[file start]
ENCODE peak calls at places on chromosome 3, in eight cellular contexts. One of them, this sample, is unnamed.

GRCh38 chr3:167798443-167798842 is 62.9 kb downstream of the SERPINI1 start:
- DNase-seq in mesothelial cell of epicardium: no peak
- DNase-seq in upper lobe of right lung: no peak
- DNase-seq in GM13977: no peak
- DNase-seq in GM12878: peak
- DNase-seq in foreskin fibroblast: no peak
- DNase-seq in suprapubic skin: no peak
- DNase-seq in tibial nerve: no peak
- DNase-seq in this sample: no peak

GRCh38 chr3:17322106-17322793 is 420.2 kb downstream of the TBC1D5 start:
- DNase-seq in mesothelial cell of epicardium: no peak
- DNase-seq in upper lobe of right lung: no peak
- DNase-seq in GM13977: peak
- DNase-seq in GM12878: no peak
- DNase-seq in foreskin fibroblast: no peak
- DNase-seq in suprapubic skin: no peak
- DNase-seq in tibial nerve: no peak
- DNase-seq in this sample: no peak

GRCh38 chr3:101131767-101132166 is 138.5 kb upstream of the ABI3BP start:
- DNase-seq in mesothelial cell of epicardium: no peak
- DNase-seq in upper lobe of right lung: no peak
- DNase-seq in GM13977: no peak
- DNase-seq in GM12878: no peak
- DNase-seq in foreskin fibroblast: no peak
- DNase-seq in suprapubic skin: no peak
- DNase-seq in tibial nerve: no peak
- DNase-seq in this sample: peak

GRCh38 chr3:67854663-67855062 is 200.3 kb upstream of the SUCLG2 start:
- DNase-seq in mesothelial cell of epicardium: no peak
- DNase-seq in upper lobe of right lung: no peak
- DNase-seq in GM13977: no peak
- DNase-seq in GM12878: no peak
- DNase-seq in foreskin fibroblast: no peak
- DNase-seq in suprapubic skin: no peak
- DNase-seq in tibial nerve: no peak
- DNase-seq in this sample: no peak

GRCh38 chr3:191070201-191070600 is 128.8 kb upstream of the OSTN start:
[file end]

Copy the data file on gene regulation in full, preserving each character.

ENCODE peak calls at places on chromosome 3, in eight cellular contexts. One of them, this sample, is unnamed.

GRCh38 chr3:167798443-167798842 is 62.9 kb downstream of the SERPINI1 start:
- DNase-seq in mesothelial cell of epicardium: no peak
- DNase-seq in upper lobe of right lung: no peak
- DNase-seq in GM13977: no peak
- DNase-seq in GM12878: peak
- DNase-seq in foreskin fibroblast: no peak
- DNase-seq in suprapubic skin: no peak
- DNase-seq in tibial nerve: no peak
- DNase-seq in this sample: no peak

GRCh38 chr3:17322106-17322793 is 420.2 kb downstream of the TBC1D5 start:
- DNase-seq in mesothelial cell of epicardium: no peak
- DNase-seq in upper lobe of right lung: no peak
- DNase-seq in GM13977: peak
- DNase-seq in GM12878: no peak
- DNase-seq in foreskin fibroblast: no peak
- DNase-seq in suprapubic skin: no peak
- DNase-seq in tibial nerve: no peak
- DNase-seq in this sample: no peak

GRCh38 chr3:101131767-101132166 is 138.5 kb upstream of the ABI3BP start:
- DNase-seq in mesothelial cell of epicardium: no peak
- DNase-seq in upper lobe of right lung: no peak
- DNase-seq in GM13977: no peak
- DNase-seq in GM12878: no peak
- DNase-seq in foreskin fibroblast: no peak
- DNase-seq in suprapubic skin: no peak
- DNase-seq in tibial nerve: no peak
- DNase-seq in this sample: peak

GRCh38 chr3:67854663-67855062 is 200.3 kb upstream of the SUCLG2 start:
- DNase-seq in mesothelial cell of epicardium: no peak
- DNase-seq in upper lobe of right lung: no peak
- DNase-seq in GM13977: no peak
- DNase-seq in GM12878: no peak
- DNase-seq in foreskin fibroblast: no peak
- DNase-seq in suprapubic skin: no peak
- DNase-seq in tibial nerve: no peak
- DNase-seq in this sample: no peak

GRCh38 chr3:191070201-191070600 is 128.8 kb upstream of the OSTN start: